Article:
American entertainment giant Disney has responded to pressure to improve working conditions at one of its Chinese suppliers following the death of a young factory worker in April
Liu Pan was just 17 years old when he was killed while trying to clear a jammed machine at the Yiu Wah stationery factory in Dongguan, Guangdong Province on April 6, 2009. Liu had been working at Yiu Wah since he was 14, two years younger than China’s legal minimum working age.
Liu Pan was just 17 when he was killed in an industrial accident at a Disney supplier, the Yiu Wah stationery company. He had been working at the factory since he was 14, in violation of China’s labor laws. [Liang Qing]
In the uproar following Liu’s death, Disney hinted it would stop using Yiu Wah; a move labor rights campaigners saw as evading the American multinational’s responsibility to improve working conditions at its suppliers in China and other developing countries.
Li Qiang, a campaigner with New York-based pressure group China Labor Watch, says that by withdrawing orders from suspect suppliers, multinational companies are taking the easy way out. In an open letter, he accused Disney of reneging on a promise to improve conditions at Yiu Wah after a New York Times article highlighted its links to the factory. "After taking advantage of Yiu Wah’s cheap prices at the expense of its workers, immortalized by Liu Pan, Disney sets a terrible precedent by abandoning its supplier at the first sight of a reporter," he wrote.
Disney denied the charge of cutting and running. In a letter released to campaigners, Disney’s Senior Vice President for Corporate Responsibility, Jennifer Anopolsky, said, "Contrary to some inaccurate reports, our company did not sever ties with Yiu Wah [...]We did indicate to the factory that that substantive progress had to be made before they would be considered for new orders."
Nevertheless, following Liu Pan’s death, a notice indicating that Yiu Wah was a Disney audited manufacturer was removed from the Yiu Wah website. It has not yet re-appeared.
Anopolsky says that the factory has implemented "an improved process for verifying workers’ ages" and confirmed that only "age-eligible" workers are employed. Machines have been equipped with safety devices, and operators are now given safety training. She adds that the company now provides paid holidays and rest days, pays the correct minimum wage and provides insurance to cover workplace injuries. A confidential worker helpline has also been set up.
Disney also employed Verite, a non-profit organization committed to defending workers’ rights, to carry out an audit of the factory, and stated that Verite is to conduct further management training at the plant.
China Labor Watch sees the Disney move as a partial victory for campaigners. Li Qiang told China.org.cn that Disney’s letter "represents no small progress," but pointed out that it contains no offer to pay back-wages owed to workers who were previously paid under the legal minimum wage while working on Disney products.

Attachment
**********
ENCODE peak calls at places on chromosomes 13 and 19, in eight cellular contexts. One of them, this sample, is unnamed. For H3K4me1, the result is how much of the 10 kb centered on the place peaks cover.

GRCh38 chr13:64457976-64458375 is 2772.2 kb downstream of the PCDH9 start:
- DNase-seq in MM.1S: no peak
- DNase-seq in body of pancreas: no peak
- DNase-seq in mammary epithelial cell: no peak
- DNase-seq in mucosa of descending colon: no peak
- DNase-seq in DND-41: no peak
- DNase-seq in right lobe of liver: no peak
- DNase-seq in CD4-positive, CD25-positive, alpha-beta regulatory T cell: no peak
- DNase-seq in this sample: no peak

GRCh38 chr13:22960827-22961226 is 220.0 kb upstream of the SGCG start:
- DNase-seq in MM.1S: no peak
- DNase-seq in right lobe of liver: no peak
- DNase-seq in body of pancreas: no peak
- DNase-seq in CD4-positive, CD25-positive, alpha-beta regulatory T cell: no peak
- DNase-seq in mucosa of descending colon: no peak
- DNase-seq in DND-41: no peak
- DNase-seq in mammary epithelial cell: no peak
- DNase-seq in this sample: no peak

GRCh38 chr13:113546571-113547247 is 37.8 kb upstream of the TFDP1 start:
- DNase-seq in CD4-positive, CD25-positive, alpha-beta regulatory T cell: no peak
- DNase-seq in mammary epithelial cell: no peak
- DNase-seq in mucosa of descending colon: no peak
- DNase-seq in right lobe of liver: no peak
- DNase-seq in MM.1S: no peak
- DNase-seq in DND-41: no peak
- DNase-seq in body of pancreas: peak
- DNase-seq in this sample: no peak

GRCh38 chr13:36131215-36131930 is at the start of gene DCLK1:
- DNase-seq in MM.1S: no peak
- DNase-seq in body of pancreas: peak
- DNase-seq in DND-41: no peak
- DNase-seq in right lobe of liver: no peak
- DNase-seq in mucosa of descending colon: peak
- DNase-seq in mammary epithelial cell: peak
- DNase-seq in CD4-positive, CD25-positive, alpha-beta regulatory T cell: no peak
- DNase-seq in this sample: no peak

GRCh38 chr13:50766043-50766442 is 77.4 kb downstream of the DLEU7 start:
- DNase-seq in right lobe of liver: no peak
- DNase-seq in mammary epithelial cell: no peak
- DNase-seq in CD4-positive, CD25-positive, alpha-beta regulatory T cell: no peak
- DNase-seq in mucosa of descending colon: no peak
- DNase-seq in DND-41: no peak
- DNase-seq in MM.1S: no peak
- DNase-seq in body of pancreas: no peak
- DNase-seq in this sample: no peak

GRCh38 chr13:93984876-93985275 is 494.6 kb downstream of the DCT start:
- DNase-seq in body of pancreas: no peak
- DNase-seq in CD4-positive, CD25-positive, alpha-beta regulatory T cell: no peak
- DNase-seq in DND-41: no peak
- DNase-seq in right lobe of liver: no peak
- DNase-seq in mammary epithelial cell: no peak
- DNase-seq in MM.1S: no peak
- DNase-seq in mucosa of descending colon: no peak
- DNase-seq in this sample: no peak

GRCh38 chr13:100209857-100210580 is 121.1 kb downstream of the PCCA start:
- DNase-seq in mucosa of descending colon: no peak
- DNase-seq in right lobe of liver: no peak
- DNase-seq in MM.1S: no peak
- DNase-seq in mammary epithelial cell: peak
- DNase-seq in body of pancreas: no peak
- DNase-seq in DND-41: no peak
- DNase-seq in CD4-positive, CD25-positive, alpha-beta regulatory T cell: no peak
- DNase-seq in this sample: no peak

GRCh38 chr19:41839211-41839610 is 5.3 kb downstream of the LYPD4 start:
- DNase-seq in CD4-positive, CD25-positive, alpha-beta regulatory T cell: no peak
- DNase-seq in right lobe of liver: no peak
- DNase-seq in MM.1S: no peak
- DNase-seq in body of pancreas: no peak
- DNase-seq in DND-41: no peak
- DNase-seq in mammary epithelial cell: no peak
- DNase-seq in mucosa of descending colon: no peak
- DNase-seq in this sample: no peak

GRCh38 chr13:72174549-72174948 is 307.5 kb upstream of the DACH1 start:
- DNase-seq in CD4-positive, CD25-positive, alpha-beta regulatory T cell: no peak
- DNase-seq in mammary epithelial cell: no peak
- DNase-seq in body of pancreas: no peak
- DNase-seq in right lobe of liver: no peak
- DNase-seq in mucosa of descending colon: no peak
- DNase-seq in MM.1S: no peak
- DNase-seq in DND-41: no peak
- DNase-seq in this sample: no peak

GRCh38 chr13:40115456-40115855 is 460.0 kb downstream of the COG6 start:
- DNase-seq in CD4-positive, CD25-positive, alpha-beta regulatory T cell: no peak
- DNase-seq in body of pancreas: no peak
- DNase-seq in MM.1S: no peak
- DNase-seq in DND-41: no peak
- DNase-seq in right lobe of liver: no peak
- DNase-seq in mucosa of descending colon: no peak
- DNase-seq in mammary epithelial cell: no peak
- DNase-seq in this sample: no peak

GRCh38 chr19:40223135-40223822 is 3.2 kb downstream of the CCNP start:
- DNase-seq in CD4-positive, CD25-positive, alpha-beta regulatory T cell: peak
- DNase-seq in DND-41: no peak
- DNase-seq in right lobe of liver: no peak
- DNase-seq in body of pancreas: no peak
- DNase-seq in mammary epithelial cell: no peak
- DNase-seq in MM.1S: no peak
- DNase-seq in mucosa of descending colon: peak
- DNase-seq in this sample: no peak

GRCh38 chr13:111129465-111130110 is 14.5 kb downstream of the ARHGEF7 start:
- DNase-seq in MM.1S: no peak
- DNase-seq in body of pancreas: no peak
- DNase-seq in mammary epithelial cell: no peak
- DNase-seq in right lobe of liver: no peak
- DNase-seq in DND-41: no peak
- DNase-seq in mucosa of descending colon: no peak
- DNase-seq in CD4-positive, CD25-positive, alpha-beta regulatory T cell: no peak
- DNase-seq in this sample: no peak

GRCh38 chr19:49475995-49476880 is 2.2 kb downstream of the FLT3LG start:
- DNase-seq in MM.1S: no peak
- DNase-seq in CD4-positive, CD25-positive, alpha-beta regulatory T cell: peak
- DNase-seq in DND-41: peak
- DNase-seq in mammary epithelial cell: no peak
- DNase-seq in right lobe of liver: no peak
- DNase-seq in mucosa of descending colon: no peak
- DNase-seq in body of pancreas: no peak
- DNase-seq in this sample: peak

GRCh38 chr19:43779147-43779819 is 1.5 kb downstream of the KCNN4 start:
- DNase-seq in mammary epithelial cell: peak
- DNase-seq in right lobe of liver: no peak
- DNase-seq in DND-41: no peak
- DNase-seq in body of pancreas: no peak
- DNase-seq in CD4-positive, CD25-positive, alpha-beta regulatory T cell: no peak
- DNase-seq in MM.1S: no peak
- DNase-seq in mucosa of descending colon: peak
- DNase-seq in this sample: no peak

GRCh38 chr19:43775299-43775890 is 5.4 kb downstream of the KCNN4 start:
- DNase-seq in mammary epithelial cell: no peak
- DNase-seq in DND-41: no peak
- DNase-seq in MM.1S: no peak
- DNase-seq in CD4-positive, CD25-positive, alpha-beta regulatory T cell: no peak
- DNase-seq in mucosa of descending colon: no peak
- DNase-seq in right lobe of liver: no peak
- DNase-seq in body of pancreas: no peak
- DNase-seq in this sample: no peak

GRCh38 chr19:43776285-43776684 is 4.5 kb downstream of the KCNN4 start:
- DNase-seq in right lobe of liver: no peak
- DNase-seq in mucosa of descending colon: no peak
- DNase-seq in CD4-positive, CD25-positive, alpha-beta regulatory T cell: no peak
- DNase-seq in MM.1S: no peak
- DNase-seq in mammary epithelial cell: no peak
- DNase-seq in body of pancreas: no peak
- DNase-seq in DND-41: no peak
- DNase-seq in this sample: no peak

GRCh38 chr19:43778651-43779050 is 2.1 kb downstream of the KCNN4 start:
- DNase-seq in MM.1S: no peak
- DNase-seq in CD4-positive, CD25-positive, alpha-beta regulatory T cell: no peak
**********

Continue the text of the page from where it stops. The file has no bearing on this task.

The manager of Verite’s Shenzhen office, Jerry Zhang, told China.org.cn that the organization carried out a "standard audit, with 3 people visiting the plant for 2 days" about two months ago. He said Verite is ¡°talking to Disney about turning the audit into a consultation program" and expects to be involved with Yiu Wah on an ongoing basis.
"Normally when Disney gives us a factory to audit, it is because it has failed a previous audit," said Zhang. "Verite is considered the gold standard in this business."
Like most multinationals that contract out manufacturing to factories in the developing world, Disney relies heavily on audits to ensure product quality and its image as a practitioner of "corporate social responsibility." In recent years, thousands of audit companies have sprung up to meet surging demand from multinationals. While many are reputable, there are also a large number of small firms built around a handful of qualified staff.
Li Qiang told China.org.cn he was concerned that Disney has not released the name of the companies that carried out previous, flawed audits of Yiu Wah that failed to uncover the use of child labor. "These audit companies will continue to allow other factories to get away with extreme violations," he said.
Zhang acknowledged that audits carried out by commercial companies are often not ideal. "The approach we take is different from the other commercialized companies," he said. "Verite is a non-profit organization unlike some companies who are just in it to make money." He added that some audit companies have close links with factories, with some even offering discount schemes akin to supermarket loyalty cards.
With only ten auditors in Shenzhen, Verite’s resources are extremely limited. Its high quality audits are, at best, the second or third line of defense against poor conditions and they are often called in to deal with emergencies. Most standard audits of working conditions are carried out by commercial auditors. "Actually, we don’t do a whole lot of audits," said Zhang, "We don’t have enough people."
China Labor Watch, which aims to leverage multinational companies’ corporate responsibility programs to improve working conditions on the ground, sees faulty audits as a major problem.
Li Qiang is outspoken on the issue. "The audit system is full of corruption in the forms of bribery and fraudulent ’consulting services’ which allow factories to achieve satisfactory audits in spite of failing to meet standards. Workers in these factories are forced to work in sub-standard factories that are nevertheless certified as meeting standards."
(China.org.cn by John Sexton August 14, 2009)